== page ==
An application abuse is not a usual "exploit" or a vulnerability, but simply the misuse of a legitimate application for the following reasons: 

  • Maintain persistence:  
    • Authorization of an application in most cases is a one-time effort. The application will maintain access to the resources owned by the account owner until the OAuth token is revoked (refresh token) or the app is deleted. 
    • Setting MFA or changing credentials will not affect the application token generation capabilities. 
  • Leave a low footprint:  
    • Abusing a legitimate application will raise no questions upon consent, application sign-in, or activity.   
    • Other than consent to an application in a compromised session, there will be little correlation between the abuse setup and the malicious activity.  
  • From an attacker's standpoint, setting up an application for abuse can be performed easily or automatically, using CLI \ PowerShell scripts. 
  • In most cases, an attacker will have to compromise the target account first to abuse an application. The attacker can achieve this by malicious login to the target account, man-in-the-middle attacks (session hijack), malicious applications, etc. Compromising a target account refers to an in-session attack. An attack that will not require the user session such as endpoint malware refers to an out-of-session attack. 

How attackers abuse OAuth apps and how to spot different methods:

Application login:

An attacker can abuse an application by directly accessing it. This can be done in several methods:  

  • Logging into the target’s existing application from the attacker's device: This method requires the target’s credentials and can be achieved by password spraying or credentials stuffing attacks, phishing and others. The app can be accessed from any device. However, credentials brute force is likely to be noisy (with many unsuccessful logins) and is not simple to conduct.  
  • Authorizing a new application while compromising an account and setting it up for external use:

This method requires the attacker to authorize an application with wide and sensitive permissions including one that allows external API usage. Most likely, the account owner will not even notice the abused application added to his library. However, this method has a slightly higher footprint - an unknown consent to an application can be monitored. Having said that, in most organizations consenting to an application is not an abnormal event and may go unnoticed.  

In November 2020, we observed an application consent during a compromised session. An attacker who managed to compromise an account authorized an application named "Mailbird". This application is an email client, which allows integration between many services, such as mail service, WhatsApp, Facebook, Dropbox and others. As such, it requires native mail permissions (use IMAP, POP and SMTP on user’s behalf). So, how can this application be abused? As this application allows a "unified account", the attackers can add an account created for the sake of the attack to the active mail account used by the account owner. This would allow full control over the attacked account mailbox remotely. As this application is being used by several other users in the tenant, such authorization and usage is unlikely to raise flags or create security alerts of any kind. Again, this is not a vulnerability or a flaw in the abused application.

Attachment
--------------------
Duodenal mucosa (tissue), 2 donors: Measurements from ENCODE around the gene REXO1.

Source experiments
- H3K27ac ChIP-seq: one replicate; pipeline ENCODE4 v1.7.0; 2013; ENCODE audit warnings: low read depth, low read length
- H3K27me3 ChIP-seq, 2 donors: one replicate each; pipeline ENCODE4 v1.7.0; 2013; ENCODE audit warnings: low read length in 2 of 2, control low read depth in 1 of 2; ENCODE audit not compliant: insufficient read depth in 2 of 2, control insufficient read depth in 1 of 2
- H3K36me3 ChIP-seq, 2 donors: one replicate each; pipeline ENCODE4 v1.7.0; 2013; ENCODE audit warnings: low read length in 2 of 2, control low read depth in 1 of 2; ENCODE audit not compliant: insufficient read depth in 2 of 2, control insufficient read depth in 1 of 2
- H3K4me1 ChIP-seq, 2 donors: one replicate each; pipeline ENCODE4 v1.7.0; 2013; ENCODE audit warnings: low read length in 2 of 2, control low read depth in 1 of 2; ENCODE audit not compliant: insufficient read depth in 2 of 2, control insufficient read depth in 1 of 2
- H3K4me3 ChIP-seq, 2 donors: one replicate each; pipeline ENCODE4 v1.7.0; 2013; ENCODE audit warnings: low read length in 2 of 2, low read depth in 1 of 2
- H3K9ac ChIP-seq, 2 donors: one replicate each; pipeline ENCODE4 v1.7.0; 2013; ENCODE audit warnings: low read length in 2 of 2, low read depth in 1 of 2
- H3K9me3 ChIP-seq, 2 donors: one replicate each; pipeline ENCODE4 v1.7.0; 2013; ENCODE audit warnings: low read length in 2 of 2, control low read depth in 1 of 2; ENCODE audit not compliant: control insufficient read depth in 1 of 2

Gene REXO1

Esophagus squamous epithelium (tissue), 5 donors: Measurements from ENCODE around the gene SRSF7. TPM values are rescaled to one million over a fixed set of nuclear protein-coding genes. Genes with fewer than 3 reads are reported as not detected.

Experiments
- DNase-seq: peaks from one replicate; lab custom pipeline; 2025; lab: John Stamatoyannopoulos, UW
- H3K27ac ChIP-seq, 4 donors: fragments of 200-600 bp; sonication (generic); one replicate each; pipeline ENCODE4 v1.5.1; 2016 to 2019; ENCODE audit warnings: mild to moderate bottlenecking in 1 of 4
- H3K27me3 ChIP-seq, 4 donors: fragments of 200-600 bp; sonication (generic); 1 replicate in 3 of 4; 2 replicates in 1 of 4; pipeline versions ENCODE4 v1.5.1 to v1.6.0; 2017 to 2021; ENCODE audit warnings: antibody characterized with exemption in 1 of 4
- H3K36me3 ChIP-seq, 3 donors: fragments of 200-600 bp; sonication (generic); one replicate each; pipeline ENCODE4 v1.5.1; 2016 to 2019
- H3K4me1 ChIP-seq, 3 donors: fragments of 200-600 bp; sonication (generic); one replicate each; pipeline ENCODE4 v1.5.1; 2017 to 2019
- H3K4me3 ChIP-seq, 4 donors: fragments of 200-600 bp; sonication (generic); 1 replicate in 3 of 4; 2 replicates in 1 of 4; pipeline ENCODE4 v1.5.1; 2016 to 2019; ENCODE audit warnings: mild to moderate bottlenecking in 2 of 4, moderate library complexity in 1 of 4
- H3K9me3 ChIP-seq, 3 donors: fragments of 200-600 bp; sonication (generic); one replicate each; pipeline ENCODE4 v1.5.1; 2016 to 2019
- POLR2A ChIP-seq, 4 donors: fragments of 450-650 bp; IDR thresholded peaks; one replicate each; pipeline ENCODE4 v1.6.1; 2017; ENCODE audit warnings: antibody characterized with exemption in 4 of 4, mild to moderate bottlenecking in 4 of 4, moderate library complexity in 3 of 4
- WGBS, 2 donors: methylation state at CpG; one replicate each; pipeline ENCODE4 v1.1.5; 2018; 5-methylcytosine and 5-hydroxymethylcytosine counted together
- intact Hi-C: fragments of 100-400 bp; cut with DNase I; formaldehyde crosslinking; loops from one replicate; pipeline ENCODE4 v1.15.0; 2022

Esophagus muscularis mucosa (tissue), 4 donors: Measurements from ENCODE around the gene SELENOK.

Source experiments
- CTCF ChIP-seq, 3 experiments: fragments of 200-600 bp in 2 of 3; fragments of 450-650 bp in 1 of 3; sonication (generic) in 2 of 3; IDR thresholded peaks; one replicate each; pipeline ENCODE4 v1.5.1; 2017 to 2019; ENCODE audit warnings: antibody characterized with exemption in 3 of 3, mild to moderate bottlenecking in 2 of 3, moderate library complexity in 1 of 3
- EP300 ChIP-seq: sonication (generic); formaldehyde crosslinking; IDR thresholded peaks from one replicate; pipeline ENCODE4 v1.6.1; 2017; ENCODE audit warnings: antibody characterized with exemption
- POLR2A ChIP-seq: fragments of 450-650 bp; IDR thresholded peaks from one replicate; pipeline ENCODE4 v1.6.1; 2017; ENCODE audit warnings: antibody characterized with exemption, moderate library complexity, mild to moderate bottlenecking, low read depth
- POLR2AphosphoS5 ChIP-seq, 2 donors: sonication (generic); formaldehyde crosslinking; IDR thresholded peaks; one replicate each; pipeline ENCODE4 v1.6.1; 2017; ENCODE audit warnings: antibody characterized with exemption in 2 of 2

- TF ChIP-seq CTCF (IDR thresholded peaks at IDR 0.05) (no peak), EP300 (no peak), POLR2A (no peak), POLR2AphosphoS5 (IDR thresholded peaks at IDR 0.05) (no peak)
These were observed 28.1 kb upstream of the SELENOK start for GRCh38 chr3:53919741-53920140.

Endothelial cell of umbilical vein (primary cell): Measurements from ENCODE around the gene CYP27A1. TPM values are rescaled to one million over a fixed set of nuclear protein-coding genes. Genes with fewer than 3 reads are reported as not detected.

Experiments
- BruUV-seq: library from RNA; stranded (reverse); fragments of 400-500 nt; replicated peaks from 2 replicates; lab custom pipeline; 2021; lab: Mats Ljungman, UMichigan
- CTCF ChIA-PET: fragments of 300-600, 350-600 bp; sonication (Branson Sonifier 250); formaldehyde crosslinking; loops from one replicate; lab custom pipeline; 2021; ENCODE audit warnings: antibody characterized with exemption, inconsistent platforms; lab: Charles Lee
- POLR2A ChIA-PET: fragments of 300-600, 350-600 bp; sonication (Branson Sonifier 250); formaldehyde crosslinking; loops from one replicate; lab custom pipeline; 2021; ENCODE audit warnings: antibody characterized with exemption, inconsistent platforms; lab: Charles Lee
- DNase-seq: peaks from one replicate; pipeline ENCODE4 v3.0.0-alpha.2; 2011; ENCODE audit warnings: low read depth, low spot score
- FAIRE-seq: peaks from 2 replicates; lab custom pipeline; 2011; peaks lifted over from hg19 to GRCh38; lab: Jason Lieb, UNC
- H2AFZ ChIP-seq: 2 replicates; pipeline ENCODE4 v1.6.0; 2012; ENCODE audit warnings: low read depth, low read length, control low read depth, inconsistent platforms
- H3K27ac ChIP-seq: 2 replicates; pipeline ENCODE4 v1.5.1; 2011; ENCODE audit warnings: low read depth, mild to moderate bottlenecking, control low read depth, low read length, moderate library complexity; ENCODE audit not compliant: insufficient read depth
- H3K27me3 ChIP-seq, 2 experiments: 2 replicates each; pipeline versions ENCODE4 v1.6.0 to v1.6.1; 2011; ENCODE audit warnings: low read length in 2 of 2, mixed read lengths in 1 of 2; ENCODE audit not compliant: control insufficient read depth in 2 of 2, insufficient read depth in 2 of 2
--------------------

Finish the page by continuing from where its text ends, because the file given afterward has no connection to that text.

Certificate update (used in the SolarWinds/Solorigate campaign):

In the recent SolarWinds attack, X.509 certificates played a crucial role. These certificates are used in many Internet protocols to transfer data privately and securely between a server and a client. When signed by a trusted certificate authority, this digital certificate verifies that you are who you say you are - the domain, organization, or the individual contained within the certificate. Attackers can steal certificates or create them by compromising signing systems.

This method was key in maintaining persistence on accounts affected by the attack on SolarWinds application update. The attacker was able to generate signed certificates from an admin’s compromised endpoint. After generating the certificate, the attacker added it to the application service principal visible in the applications “certificates and secrets” section in the Azure portal. 

The attacker chose a previously authorized application, one with highly privileged permissions, such as application type mail scopes or even directory roles. Once the attacker chose an application and added the certificate, an OAuth2.0 token was generated by sending a JSON Web Token (JWT) post request to the authorization server. The list of OAuth2.0 authorization and token generation endpoints (as well as SAML and federated sign-on endpoints) is available on the application section of Azure Active Directory (Azure AD). After the token was granted, the attacker used it to access the resources permitted to the abused application, bypassing the application altogether.

This type of attack has an exceptionally low footprint. It is rarely detectable, especially since such an operation can only be tracked in the audit logs for 7 days (in most cases) and is considered to be a completely legitimate action. Authentications are also logged, however, it's likely to be done by the application and the audit logs cannot trace which certificate was used to authenticate.  

Note that self-signed certificates can also be used to complete such authentication.